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Playful, provocative images evoke comix sensibility

An eye for the bizarre combined with bold graphic design makes for compelling visual imagery.
An eye for the bizarre combined with bold graphic design makes for compelling visual imagery.
Christina Gusek

It’s a bold move to label one’s art “underground” – as in rebellious, cutting-edge, taboo. Art that seeks to undermine the status quo with in-your-face imagery that challenges and disturbs. Art that makes us look twice, and makes us think. Art that stretches cultural boundaries, takes on political dogma, and shows our secret selves..

Bright and colorful? Yes. Innocent? Not so much. Christina Gusek's work aims to disturb.
Christina Gusek

Think “underground” and you think graffiti, political posters – and comix. Not comics, those entertaining yet benign superhero stories, but comix, as drawn by counterculture heroes like R. Crumb and Art Spiegelman and Skip Williamson, with twisted characters doing naughty things and spewing strange dialogue.

Christina Gusek’s work comes straight out of that revolutionary tradition. She loves to watch people’s reactions when they’re drawn in by the bright colors and seemingly whimsical images only to find themselves staring at cartoony close-ups of genitalia.

It was meeting Williamson, in fact, that helped to propel her art in that direction. She had moved from western Mass. to Atlanta as a way to further her career, ended up staying for 10 years, and crossed paths with the creator of Snappy Sammy Smoot. Having a show with Williamson, “a grandfather of the underground comix movement,” Gusek says, “was massive.”

Since returning to the area, the Agawam native has been building a body of work that includes drawings, paintings, and photographs. And while some of them might be bright and appealing, none could really be described as “pretty” – rather, they contain an element of the bizarre.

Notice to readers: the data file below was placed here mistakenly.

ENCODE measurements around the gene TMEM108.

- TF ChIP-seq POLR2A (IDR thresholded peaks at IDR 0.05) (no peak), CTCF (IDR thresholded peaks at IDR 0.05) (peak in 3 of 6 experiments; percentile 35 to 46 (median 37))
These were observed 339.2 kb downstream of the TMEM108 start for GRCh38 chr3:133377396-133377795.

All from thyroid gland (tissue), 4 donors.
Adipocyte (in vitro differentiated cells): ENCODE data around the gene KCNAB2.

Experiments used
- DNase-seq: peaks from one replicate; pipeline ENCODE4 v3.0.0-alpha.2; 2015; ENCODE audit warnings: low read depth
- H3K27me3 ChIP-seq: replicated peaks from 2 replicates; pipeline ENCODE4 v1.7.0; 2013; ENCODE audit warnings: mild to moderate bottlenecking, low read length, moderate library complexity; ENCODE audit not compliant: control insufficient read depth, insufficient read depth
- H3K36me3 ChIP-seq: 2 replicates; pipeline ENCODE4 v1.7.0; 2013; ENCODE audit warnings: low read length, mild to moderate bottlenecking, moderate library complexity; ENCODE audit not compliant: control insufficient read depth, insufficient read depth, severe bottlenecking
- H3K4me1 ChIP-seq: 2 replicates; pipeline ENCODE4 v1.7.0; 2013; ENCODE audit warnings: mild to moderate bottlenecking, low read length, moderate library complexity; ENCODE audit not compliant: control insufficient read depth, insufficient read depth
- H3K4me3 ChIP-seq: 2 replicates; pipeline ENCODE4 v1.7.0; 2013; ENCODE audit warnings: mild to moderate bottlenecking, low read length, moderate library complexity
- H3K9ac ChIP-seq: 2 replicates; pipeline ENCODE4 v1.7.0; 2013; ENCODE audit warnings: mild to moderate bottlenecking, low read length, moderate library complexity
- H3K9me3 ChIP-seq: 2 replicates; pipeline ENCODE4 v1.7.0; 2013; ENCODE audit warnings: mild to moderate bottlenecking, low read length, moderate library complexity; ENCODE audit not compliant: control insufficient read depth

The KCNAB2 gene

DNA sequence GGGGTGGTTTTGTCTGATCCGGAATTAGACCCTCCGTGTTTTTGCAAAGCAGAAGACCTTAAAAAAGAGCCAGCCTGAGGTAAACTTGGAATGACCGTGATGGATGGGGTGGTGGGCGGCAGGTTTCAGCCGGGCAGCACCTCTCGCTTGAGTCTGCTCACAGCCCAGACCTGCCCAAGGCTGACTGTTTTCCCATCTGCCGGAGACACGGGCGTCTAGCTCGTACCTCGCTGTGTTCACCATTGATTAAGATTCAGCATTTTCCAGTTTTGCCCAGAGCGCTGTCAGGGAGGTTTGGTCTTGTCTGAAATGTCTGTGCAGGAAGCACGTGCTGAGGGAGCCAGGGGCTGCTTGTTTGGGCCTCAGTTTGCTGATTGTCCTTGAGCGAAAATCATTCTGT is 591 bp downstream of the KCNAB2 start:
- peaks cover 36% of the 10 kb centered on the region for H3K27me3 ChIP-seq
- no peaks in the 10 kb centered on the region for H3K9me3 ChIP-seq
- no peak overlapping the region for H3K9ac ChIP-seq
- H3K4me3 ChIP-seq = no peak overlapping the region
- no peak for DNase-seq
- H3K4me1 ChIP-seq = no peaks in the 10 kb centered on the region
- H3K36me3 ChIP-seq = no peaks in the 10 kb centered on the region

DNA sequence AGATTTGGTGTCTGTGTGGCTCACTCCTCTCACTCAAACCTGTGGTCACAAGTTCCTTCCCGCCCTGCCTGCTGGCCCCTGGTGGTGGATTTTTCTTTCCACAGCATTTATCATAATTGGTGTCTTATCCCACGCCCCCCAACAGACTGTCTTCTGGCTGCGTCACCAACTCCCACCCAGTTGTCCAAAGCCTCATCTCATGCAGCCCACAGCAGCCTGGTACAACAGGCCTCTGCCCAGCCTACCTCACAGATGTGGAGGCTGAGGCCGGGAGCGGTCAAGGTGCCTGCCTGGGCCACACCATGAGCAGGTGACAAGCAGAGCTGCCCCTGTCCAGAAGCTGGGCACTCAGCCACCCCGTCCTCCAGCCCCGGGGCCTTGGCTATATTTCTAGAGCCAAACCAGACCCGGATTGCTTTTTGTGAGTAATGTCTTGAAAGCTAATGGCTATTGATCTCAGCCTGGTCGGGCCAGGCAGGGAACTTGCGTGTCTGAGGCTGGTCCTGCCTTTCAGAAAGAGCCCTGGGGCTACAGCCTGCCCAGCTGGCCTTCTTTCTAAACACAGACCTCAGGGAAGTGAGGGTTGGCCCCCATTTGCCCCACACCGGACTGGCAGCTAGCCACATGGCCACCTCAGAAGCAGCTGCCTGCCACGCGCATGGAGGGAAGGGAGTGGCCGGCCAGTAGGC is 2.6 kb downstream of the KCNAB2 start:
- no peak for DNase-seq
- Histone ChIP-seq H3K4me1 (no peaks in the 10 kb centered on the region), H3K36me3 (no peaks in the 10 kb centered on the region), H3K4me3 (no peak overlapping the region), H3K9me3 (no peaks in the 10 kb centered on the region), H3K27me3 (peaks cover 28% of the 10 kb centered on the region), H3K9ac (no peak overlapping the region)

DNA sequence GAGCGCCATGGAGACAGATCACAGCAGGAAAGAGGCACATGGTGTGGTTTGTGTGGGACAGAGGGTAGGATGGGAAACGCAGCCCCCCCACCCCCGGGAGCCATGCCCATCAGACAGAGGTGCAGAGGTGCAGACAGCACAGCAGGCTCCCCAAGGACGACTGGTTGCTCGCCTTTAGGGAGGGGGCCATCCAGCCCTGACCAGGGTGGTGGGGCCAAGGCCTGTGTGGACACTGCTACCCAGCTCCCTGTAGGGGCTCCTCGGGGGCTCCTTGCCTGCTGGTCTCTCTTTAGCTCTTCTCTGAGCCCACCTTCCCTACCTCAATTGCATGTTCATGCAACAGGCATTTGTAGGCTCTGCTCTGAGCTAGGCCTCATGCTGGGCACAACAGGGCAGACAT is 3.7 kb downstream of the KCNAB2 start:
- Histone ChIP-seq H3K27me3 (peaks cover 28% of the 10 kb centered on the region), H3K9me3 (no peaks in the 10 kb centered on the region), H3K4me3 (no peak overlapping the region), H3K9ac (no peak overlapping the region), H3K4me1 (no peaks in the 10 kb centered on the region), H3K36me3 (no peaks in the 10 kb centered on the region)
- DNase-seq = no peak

“My life has always been surrounded by chaos,” she says, which she is quick to qualify as not uncontrolled craziness, but random energy generated by chance encounters. “People fascinate me. I could be minding my own business and I attract the kooks,” she says, again quick to explain that she means no judgment. “I learn something from that. People with ‘problems’ aren’t necessarily the people with the problems.”

Behavior more than appearance interests this artist. How people act, not what they look like. How the intricate workings and variations of the human mind manifest in everyday reality. How playing with perspective by turning an image on its side can evoke a whole new story.

Photography is a recent addition to Gusek’s portfolio, and it’s “100 percent my spiritual side,” she says, describing her experience with Buddhism as a way of “letting go of inessential things.” Viewing the world through the lens, “I’ve been obsessed lately with buildings, especially churches, at unusual angles.” Lying down and taking a worm’s-eye view, “I am as low as I can possibly get. I want the viewer to notice how small we are.”

Gusek has shown her work in Atlanta and San Diego, and at the Rant gallery, which she owned for a year in Chicopee, Mass.. A solo show in Amherst is part of her “plan to take the Northeast by storm.” Anyone with a taste for the bizarre might want to take a close look.

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